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complacency and delight, the attributes of Jehovah. But that the attributes of Jehovah may be discovered, and afford happiness to finite beings, they must be displayed. And that they may be displayed, there must be suitable subjects on whom they may be displayed. But the attribute of justice, can never be displayed, in the most perfect manner, to the apprehension of finite creatures, and the impression kept lively on the mind, without the eternal existence of sin and sinners.
6. Does God execute many of his decrees through the instrumentality of the wicked, and overrule their vicious conduct to advance his glory; then we see God's design, and the sinners', are always opposite, the one to the other. God has always a benevolent object in view. The wicked are always selfish in all their pursuits. God's design is, to display his character, and thereby produce the greatest happiness of his system. The sinner's design is, to gratify himself, at the risk of the happiness of the universe. God's design is, that all things and events shall conspire to advance his glory. But the sinner's design is, that all things shall conspire to gratify him, and p mote his happiness in his wickedness. But God designs, if sinners continue in their wickedness, to make them miserable. He is benevolent and holy in all his designs; but sinners are wicked and criminal in all their designs. Hence the designs of God and those of sinners, are always at variance. In the case of Joseph's brethren: "As for you, ye meant evil against me; but God meant it for good." So the design of Judas, in betraying our Lord, was to obtain thirty pieces of silver; but God meant the greatest happiness of the universe, in the future glory of a redeemed church.
7. From this subject we infer, that the decrees of God, and his efficiency in carrying them into execution, through the instrumentality of mankind, have no tendency to impair moral agency, or remove criminality. We may most clearly see, in every instance to which we have referred, to prove our doctrine, that the instruments whom God used to effect his purposes, were completely free, the most perfect moral agents, and criminal for all their wicked conduct, though under the constant influence of God's efficient will.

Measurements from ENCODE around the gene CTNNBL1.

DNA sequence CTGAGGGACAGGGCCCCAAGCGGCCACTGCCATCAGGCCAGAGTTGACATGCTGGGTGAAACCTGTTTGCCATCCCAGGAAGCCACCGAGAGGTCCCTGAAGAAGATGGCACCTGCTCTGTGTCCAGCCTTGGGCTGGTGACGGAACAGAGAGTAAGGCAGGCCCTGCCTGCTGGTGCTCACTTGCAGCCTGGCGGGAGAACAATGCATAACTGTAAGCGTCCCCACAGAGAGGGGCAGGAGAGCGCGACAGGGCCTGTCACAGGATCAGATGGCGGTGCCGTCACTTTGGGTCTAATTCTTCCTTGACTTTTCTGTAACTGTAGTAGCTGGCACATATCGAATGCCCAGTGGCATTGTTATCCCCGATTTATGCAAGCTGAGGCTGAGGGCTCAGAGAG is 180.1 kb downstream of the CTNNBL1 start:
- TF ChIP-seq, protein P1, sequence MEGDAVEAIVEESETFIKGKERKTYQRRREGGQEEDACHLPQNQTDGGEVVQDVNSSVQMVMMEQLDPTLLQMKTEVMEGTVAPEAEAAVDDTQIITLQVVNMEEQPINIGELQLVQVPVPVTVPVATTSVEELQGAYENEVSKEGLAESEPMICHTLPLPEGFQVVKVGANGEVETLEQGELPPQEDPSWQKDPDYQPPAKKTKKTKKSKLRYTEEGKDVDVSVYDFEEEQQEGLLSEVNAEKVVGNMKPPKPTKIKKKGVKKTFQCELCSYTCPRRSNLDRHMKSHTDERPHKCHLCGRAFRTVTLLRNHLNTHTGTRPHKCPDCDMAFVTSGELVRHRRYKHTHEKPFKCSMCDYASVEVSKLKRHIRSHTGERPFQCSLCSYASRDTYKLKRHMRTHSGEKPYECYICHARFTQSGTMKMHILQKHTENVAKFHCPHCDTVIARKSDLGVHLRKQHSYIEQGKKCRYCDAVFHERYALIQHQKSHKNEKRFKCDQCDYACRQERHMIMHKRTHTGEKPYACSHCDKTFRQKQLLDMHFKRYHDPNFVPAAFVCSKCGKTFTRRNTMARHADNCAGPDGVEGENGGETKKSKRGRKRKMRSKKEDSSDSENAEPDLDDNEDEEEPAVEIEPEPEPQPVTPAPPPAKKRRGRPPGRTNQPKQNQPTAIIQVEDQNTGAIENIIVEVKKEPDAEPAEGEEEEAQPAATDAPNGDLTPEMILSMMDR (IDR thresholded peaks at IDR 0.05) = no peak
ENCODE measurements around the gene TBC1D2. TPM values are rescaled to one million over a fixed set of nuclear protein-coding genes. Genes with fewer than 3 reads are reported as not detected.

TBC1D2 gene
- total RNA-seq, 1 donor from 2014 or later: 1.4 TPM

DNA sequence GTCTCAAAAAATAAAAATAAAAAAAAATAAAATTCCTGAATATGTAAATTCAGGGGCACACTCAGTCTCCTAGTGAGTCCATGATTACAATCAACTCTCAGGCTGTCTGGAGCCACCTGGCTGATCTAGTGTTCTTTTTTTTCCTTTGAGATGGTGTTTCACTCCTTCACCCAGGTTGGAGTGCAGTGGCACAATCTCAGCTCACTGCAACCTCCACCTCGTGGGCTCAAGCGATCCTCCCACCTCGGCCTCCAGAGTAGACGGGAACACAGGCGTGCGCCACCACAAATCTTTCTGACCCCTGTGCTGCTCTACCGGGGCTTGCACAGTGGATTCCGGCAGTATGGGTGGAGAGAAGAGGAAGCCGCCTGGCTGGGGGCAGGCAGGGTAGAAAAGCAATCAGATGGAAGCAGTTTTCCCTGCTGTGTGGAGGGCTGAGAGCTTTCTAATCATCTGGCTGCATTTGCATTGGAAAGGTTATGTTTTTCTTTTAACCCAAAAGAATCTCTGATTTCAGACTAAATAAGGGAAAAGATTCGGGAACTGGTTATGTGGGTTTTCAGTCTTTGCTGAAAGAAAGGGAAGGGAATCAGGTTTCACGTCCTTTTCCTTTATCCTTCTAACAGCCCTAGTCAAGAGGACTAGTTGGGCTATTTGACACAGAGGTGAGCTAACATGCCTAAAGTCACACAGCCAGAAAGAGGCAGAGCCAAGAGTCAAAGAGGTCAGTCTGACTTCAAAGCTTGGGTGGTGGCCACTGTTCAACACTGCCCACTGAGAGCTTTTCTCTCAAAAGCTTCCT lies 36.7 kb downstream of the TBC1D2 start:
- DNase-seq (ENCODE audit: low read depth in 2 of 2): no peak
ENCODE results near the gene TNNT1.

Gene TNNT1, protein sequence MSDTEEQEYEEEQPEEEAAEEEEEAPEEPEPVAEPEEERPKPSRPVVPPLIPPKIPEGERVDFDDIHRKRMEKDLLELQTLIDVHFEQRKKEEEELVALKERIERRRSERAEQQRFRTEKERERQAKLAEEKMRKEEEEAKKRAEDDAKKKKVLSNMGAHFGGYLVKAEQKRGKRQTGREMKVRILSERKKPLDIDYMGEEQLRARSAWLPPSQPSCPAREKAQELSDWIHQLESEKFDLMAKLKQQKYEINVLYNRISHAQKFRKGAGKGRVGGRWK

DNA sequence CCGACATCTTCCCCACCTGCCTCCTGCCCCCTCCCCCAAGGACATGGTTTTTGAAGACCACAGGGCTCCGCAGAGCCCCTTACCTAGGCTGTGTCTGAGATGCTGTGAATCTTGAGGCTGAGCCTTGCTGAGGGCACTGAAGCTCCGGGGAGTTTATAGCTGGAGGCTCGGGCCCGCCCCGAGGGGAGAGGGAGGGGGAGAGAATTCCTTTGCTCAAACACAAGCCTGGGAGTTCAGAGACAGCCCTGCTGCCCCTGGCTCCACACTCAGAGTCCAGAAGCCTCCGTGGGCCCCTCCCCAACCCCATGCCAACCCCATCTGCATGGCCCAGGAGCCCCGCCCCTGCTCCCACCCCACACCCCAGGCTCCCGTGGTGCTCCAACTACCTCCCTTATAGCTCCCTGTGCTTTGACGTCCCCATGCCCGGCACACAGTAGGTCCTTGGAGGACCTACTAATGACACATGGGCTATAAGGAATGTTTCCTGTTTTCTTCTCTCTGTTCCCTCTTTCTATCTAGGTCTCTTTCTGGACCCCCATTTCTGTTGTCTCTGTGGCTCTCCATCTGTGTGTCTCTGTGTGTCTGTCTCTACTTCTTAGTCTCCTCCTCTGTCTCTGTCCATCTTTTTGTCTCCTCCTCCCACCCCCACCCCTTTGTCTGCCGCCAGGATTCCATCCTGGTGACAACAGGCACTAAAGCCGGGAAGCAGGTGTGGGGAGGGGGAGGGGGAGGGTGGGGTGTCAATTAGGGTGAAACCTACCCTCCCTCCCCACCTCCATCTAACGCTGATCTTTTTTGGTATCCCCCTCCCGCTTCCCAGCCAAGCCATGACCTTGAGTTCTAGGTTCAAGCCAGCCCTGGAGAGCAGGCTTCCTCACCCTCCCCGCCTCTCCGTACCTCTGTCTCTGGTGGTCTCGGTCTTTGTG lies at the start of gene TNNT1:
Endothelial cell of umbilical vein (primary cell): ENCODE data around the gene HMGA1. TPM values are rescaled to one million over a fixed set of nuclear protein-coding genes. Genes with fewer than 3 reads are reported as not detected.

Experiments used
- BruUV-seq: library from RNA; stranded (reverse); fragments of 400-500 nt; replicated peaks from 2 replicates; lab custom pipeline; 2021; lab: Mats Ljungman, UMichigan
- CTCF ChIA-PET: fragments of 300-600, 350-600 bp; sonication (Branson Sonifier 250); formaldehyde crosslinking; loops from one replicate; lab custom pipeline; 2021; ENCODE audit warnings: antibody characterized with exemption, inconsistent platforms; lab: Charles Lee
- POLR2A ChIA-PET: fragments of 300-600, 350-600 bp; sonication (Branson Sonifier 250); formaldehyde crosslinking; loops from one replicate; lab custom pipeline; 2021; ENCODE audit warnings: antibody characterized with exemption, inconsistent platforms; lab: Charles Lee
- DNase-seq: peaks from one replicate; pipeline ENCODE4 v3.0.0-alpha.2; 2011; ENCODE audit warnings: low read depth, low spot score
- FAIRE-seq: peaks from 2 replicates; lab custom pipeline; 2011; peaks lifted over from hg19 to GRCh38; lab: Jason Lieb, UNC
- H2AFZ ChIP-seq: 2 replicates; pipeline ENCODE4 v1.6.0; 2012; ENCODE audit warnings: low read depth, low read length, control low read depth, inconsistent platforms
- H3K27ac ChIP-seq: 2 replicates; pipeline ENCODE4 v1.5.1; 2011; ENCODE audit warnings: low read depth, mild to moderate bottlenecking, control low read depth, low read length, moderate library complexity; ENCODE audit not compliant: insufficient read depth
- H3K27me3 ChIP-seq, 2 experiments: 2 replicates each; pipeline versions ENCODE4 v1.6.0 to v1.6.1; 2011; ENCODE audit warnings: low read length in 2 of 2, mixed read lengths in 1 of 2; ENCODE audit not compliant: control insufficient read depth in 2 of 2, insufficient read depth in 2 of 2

There is nothing plainer than this, that God decreed the conduct of Joseph's brethren, and then moved them to execute his purpose. The Psalmist says, "he sent a man before them, even Joseph;" to which Joseph adds, "God did send me before you; so now, it was not you that sent me hither, but God." But, notwithstanding this determination and efficiency, they said to Joseph, "Forgive I pray the now, the trespass of thy brethren, and their sin, for they did unto thee evil." Here they admit their criminality, and of course, their moral agency; for none but moral agents can be guilty of trespasses and sins. God's determination and agency, therefore, did not impair their
moral freedom. This fact is abundantly evident, from the conduct of Pharaoh. God had determined that he should resist the departure of the children of Israel from Egypt, and told Moses of it before it took place; and also, to effect his object, that he would harden Pharaoh's heart. He afterwards told him, he had hardened his heart, and, that he might fulfil his designs, he had turned his heart against the people. Yet, however, Pharaoh says, 'I have sinned this time; the Lord is righteous, and I, and my people are wicked. I have sinned against the Lord your God, and against you.' But how could Pharaoh sin against God and man, if he was not a moral agent? This could not be. Then this acknowledgment proves the moral agency of Pharaoh, and of course, that the decrees of God and divine efficiency, do not impair moral freedom.
This is also evident, from the solution of God's dealings with the king of Israel. God had determined that he should number Israel and Judah, and moved David to do it: II. Sam. xxiv. 1. “And again the anger of the Lord was kindled against Israel, and he moved David against them, to say, go number Israel and Judah." But David was sensible of his freedom and accountability, and said, “I have sinned greally in that I have done; and now I beseech thee, O Lord, take away the iniquity of thy servant; for I have done very foolishly. I have sinned, and I have done wickedly." This plainly proves, that the decrees of God and his efficiency, in their execution through the instrumentality of mankind, have no tendency to destroy moral agency.
This further appears, from the facts related respecting the conduct of Judas. That he should betray our Lord, was distinctly foretold. "He that eateth with me, hath lifted up his heel against me." "He was delivered, by the determinate counsel and foreknowledge of God.' Yet Judas admits his guilt, and says, "I have sinned, in that I have betrayed the innocent blood."